Picture the scene: an unnecessarily rainy day in September, a community centre outside of Durham with many mining-related displays, and an eclectic combination of sheet music, musicians (and their offspring!) and instruments. It could only be one thing: a Cobweb orchestra rehearsal!
The final piece on my underground adventures with the orchestra is entitled Slated and is to be performed at the Honister slate mine near Keswick. A fantastic venue with a fascinating history this is the biggest underground ensemble to date with a large symphony orchestra performing in one of the cave's biggest caverns. My piece is a short, snappy affair that will be performed as the programme's finale accompanied by some obvious choices, ‘In the Hall of the Mountain King' by Grieg for example, and lesser known works by composers such as Charles Avison – an 18th century composer from Newcastle. This is my biggest, and most conventional, work for the orchestra thus far and I, personally, feel my best, both in terms of bringing out the talents of the ensemble as well as in terms of the musical narrative and structure. It is based around a simple, expansive motif that is slowly squashed and rhythmically diminished over the course of three minutes musically mimicking the metamorphic change of shale rock to slate. The final statement of the theme is punchy and muscular in total contrast to expansive opening version of the same motif.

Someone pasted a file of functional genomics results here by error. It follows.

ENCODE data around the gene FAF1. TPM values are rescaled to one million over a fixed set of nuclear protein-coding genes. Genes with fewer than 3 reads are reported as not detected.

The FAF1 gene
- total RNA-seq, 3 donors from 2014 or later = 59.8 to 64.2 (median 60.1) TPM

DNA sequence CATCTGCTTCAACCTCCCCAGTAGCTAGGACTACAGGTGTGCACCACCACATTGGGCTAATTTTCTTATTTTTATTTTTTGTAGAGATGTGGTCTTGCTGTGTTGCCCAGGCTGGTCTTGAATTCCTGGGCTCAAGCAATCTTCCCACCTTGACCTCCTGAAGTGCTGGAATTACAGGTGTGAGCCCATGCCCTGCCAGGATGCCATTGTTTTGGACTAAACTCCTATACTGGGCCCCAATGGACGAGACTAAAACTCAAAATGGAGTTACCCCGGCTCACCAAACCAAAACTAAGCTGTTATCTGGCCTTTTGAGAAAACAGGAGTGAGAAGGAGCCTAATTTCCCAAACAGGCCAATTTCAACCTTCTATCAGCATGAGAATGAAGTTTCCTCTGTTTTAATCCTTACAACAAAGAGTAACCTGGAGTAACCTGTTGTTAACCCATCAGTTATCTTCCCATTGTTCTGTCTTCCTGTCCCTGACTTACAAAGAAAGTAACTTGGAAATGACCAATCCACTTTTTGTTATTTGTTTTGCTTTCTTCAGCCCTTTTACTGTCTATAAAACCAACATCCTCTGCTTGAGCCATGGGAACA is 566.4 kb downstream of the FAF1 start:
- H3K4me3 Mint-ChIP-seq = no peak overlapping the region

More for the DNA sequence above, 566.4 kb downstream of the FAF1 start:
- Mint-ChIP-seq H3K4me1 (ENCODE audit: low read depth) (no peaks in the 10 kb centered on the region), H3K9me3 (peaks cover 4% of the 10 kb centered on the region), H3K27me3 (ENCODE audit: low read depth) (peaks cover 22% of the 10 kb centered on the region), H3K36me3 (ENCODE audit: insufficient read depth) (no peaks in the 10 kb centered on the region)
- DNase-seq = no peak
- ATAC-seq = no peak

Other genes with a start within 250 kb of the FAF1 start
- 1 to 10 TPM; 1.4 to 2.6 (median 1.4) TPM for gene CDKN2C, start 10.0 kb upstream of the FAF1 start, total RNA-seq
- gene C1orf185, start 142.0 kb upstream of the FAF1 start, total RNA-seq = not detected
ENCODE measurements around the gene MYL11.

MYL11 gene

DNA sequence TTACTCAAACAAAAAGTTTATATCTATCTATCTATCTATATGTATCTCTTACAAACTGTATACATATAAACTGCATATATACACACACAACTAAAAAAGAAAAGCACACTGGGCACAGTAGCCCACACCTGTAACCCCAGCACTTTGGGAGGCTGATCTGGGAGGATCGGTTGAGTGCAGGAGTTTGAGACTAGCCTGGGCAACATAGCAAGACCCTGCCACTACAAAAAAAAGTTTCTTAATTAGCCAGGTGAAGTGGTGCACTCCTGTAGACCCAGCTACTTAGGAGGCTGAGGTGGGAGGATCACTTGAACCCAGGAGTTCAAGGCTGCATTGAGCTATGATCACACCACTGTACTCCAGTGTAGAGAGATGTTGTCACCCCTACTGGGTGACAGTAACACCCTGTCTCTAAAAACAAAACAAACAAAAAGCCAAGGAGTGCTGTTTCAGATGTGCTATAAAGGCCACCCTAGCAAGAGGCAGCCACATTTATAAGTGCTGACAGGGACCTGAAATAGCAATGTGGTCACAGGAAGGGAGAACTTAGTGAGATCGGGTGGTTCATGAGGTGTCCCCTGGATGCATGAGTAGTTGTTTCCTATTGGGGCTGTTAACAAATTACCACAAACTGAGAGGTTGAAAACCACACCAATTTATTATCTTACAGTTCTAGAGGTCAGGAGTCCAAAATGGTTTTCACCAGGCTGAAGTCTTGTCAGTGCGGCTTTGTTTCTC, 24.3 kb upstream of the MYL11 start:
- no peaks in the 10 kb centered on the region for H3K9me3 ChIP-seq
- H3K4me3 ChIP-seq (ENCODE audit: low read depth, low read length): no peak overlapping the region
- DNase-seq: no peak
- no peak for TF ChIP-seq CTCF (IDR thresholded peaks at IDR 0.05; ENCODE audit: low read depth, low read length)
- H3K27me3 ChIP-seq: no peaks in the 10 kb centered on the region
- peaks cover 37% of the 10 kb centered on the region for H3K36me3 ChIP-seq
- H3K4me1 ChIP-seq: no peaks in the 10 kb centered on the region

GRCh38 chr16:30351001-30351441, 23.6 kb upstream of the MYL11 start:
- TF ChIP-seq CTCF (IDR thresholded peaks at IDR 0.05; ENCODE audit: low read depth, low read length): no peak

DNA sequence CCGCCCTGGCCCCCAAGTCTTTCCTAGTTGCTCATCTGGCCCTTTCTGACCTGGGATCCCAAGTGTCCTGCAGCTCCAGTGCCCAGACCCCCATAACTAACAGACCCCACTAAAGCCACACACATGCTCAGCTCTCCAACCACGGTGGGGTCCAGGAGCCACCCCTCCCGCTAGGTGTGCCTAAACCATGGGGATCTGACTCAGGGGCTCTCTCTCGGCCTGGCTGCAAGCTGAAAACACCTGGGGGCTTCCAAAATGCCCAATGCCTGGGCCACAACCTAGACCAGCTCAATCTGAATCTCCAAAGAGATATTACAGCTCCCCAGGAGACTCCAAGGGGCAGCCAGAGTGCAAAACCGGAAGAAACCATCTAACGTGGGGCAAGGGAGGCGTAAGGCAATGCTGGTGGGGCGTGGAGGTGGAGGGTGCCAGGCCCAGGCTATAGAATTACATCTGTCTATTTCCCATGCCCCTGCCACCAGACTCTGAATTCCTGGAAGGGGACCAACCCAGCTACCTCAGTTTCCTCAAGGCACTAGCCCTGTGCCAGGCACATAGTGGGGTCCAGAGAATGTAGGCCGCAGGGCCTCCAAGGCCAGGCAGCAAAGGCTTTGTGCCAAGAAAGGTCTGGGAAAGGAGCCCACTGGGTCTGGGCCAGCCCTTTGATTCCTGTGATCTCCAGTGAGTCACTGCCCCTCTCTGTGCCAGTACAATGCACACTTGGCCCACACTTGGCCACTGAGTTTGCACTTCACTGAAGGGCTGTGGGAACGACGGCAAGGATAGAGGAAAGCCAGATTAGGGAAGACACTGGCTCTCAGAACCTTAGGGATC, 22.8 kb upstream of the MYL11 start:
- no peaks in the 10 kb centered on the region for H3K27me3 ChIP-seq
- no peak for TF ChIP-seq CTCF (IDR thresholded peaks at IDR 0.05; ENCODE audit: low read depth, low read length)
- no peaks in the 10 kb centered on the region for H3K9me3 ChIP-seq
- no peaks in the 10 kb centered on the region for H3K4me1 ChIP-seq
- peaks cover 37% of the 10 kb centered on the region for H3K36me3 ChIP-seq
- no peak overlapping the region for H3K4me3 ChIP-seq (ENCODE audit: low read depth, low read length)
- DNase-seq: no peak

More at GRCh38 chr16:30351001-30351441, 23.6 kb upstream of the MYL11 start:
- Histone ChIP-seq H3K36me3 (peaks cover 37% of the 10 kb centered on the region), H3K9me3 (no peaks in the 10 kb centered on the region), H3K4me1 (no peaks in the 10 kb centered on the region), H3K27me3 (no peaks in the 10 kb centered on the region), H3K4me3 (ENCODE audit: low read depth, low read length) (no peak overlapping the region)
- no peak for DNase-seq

As my tenure of adopted composer with the ensemble comes to its end I am naturally reflecting on my experiences with the group. But this particular rehearsal brought so many of my reflections into a sharp focus.
Firstly, as stated in previous blogs, Cobwebs is a ginormous organisation. They have several orchestras that meet weekly across the north, they have study days and residentials (in the UK and abroad!), and they do many, many other events and performances. It would be impossible to meet everyone even over the two years I have been involved. Yet everyone treats each other as total equals regardless of what they play, who they are and how long they have been involved, or how frequently they play with the group. However, despite always meeting new people, I also see familiar and friendly faces at every rehearsal and/or concert and definitely have people I can now count among my friends.
Also due to circumstances beyond anyone's control Cobweb's artistic director, Andy Jackson, is unable to conduct the concert, so a fantastic colleague of his, Peter Wood, has stepped in at short notice. What struck me that despite this change, the commitment and dedication of the performers to get stuck in and support each other by organising music, fixing players, sorting rehearsals, etc, has been phenomenal. The level of dedication to music making has been out of this world and truly moving.
I left the rehearsal with a massive smile on my face not only because I feel proud of my latest work, but also I feel a small part of a brilliant group of people who are quietly inspirational. Despite having had extensive experience working with amateur organisations prior to my adopt-a-composer experience, I feel that getting so deeply involved as a composer with Cobwebs has encouraged me to reevaluate my music making for the better.
But it isn't over yet! After Honister on Sunday, I am pulling together my four underground pieces to create an 'Underground Suite' to be performed at the Sage, Gateshead in December. It will be a spectacular finale to what has been a wonderful two years. I can't wait!